Posted by: crudbasher | August 31, 2010

Massive Open Online Course – A Great Experiment

Great article.  This talks about a nacent movement called Massive Open Online Course.  The idea is to open online college courses to anyone who wants to participate, not just the people paying for it.  Naturally the paying students will get the credit and degree, but everyone can get the knowledge.  This goes back to what I have been saying in the last few weeks.  Many colleges are making money by credentialing their students, not by teaching them.  In a way this is an encouraging sign.  I am becoming more convinced that alternate forms of learning will arise soon to coexist at first with the regular university system, and then to supplant it.  This can be a painful transition for many.

As I have been saying, Universities have to answer this question: What are you selling that is worth what you are charging?  Keep your eyes open and always question your business model because it can change quickly these days.

See this previous post for more thoughts in this vein. If You Give it Away for Free, Is It Worth Anything?

  • Fascinating idea. Opening up access to online course for no credit.

    tags: education openteaching learning2.0 nell

    • So when a colleague suggested they co-teach an online class in learning theory at the University of Manitoba, in 2008, Mr. Downes welcomed the chance to expand that privileged club. The idea: Why not invite the rest of world to join the 25 students who were taking the course for credit?
    • Over 2,300 people showed up.
    • They didn’t get credit, but they didn’t get a bill, either. In an experiment that could point to a more open future for e-learning, Mr. Downes and George Siemens attracted about 1,200 noncredit participants last year.
    • “We have to get away from this whole idea that universities own learning,” says Alec V. Couros, who teaches his own open class as an associate professor of education at Regina, in Saskatchewan. “They own education in some sense. But they don’t own learning.”
    • Openness proponents contend that distance education often isolates students behind password-protected gates. By unlatching those barriers, professors like Mr. Couros are inventing a way of learning online that feels less like a digital copy of face-to-face classes and more like the open, social, connected Web of blogs, wikis, and Twitter. It can expose students to a far broader network than they would encounter discussing their lessons with a small group of graduate students.
    • The classes have even spawned a new name: Massive Open Online Course, or MOOC.
    • But the difficult questions remain.
    • How do professors protect students who feel uncomfortable—or unsafe—communicating in a classroom on the open Web? How do they deal with learning content that isn’t licensed for open use? What about informal students who want course credit?
    • And, most basically, if professors offer the masses a chance to pull up a virtual seat in class, how do they make sure the crowd behaves?
    • Instead of restricting posts to a closed discussion forum in a system like Blackboard, the class left students free to debate anywhere. Some used Moodle, an open-source course-management system. Others preferred blogs, Twitter, or Ning. In the virtual world Second Life, students built two Spanish-language sites. Some even got together face-to-face to discuss the material.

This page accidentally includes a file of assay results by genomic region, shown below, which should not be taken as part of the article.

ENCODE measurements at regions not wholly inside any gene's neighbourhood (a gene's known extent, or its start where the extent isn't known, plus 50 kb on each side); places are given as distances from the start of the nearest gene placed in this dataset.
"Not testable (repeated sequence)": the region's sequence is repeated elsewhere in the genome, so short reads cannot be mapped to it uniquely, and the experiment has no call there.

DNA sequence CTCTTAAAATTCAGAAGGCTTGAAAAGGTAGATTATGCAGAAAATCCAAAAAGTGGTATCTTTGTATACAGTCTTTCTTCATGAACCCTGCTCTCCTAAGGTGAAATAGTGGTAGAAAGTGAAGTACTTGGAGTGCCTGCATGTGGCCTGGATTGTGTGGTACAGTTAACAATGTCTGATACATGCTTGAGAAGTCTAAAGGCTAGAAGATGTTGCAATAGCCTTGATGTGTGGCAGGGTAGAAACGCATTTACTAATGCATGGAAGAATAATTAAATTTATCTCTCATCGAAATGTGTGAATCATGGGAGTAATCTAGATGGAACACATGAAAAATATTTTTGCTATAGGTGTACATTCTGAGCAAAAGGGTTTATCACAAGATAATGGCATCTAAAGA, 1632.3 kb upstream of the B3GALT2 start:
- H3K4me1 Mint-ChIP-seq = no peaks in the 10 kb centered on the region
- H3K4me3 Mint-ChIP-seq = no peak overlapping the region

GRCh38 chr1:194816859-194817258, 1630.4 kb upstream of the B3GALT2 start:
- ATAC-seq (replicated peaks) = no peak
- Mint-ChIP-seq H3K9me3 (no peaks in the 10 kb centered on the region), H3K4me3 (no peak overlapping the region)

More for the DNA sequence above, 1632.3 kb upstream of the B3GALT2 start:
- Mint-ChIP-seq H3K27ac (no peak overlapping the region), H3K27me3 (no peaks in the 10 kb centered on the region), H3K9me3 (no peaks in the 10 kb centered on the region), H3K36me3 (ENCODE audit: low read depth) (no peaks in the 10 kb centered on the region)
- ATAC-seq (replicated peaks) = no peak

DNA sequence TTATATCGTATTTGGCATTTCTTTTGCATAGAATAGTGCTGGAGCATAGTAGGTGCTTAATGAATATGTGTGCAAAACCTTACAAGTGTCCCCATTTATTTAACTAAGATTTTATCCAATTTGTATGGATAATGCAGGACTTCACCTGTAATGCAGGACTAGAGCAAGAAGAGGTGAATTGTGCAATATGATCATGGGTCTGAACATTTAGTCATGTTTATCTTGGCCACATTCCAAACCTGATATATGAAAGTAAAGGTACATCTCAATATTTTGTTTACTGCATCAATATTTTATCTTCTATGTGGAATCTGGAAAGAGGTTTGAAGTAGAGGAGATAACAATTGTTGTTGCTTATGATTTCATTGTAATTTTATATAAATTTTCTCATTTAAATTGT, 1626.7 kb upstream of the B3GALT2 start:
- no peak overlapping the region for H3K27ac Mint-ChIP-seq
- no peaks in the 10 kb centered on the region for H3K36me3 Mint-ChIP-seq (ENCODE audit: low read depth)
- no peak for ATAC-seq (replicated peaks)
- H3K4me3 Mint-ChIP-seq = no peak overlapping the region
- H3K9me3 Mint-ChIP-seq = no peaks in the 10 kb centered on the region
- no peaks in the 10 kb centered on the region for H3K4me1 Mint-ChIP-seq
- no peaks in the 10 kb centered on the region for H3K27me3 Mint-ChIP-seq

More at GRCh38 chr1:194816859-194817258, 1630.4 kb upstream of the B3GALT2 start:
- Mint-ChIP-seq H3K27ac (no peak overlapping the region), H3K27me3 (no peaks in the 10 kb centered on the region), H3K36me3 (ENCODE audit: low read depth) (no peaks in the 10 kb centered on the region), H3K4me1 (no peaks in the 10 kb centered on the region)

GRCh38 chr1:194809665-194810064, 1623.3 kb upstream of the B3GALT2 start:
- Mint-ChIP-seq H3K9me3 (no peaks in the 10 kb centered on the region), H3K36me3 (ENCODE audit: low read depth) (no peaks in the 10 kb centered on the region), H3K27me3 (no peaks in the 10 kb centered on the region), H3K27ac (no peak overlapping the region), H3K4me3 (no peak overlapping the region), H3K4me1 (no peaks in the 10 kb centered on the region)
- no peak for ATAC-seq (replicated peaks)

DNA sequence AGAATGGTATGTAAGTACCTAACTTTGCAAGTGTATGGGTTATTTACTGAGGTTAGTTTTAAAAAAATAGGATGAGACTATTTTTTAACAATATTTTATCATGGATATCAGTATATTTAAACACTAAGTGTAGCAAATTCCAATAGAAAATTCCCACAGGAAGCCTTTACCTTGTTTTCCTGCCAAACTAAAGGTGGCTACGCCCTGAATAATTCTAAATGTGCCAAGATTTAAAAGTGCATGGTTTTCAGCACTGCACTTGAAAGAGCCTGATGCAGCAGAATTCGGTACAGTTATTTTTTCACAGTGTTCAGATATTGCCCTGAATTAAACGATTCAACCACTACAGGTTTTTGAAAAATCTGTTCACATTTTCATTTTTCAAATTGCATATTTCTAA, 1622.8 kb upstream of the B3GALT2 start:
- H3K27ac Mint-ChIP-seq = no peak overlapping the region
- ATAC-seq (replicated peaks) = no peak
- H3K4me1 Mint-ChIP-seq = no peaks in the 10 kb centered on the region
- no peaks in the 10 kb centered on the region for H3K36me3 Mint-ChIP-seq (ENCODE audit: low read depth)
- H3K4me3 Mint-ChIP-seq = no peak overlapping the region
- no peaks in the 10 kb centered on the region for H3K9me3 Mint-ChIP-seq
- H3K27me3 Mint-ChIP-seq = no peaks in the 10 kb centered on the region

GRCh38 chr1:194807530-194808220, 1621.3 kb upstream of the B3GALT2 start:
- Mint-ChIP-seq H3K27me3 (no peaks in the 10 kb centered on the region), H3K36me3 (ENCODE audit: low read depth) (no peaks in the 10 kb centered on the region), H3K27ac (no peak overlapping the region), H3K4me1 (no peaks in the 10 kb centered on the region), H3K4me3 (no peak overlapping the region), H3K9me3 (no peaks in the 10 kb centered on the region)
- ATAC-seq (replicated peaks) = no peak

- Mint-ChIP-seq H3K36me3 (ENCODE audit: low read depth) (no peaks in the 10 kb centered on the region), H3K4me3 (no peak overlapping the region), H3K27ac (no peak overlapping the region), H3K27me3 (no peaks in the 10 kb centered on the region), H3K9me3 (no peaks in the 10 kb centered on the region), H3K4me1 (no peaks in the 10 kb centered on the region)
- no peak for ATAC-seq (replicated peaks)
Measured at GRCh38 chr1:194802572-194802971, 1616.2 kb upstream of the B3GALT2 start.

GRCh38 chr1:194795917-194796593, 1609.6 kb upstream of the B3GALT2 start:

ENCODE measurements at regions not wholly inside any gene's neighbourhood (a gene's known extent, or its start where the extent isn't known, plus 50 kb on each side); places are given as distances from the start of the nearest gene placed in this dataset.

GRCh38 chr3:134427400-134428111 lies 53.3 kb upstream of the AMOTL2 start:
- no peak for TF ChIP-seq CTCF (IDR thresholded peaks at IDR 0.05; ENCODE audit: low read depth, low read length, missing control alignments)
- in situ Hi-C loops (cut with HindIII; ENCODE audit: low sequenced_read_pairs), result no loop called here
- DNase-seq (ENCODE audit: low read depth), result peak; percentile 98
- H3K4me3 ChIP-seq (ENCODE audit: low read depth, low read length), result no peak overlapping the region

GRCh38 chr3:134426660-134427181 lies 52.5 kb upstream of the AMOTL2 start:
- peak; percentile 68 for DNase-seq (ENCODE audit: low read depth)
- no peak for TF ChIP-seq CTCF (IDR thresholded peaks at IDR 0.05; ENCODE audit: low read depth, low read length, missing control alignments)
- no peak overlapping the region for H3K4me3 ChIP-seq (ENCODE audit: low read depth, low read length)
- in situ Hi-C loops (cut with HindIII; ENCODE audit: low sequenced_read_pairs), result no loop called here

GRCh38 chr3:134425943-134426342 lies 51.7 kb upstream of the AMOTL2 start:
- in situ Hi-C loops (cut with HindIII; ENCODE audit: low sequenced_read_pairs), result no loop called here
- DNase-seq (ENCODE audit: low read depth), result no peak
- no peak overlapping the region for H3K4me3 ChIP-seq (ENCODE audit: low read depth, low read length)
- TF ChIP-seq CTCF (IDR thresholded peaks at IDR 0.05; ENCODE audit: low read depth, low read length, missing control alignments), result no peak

• “This is a very different way to learn,” Ms. Drexler says. “I as a learner had to take responsibility. I had to take control of that learning process way more than I’ve had to do in any traditional type of course, whether it’s face-to-face or online.”
    • Like many institutions, the University of California at Irvine publishes free online learning materials, such as lecture slides and syllabi. But Gary W. Matkin, dean of continuing education, says he can see inviting outsiders to participate in an online course only if they did so in a separate space.
    • Partly, he says, it’s about student privacy. But it’s also about setting a learning context for paying students, meaning what they see and how their education is structured. If instructors don’t control that context, he says, “they’re in some sense abdicating their responsibilities to their own students.”
    • Open teaching is up against academe’s history of private classrooms and intellectual-property ownership, says Lori Wallace, dean of extended education. For it to spread more broadly in distance education, she says, would involve “some very significant changes to the culture.”

Posted from Diigo. The rest of my favorite links are here.

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Responses

  1. This is a neat trend, my question is at what point do the people taking the class for free surpass those paying for the class in terms of skills? Does that mean that those paying for the class are paying for a “golden ticket” of sorts to get into a job even if there are others who are more qualified? As always I will be interested in seeing how all of this plays out.

    • I think your question goes back to assessment. Not by schools, but by businesses. They will be a better way to screen potential employees. Just sorting by degree doesn’t really take into account all the other things a person might know. It’s tricky, but I really think this will change dramatically in the next decade.

  2. […] has been some discussion of MOOCs as a learning mode, both negative and positive and even one from George Siemens about his concerns. I am really excited about anything open and […]


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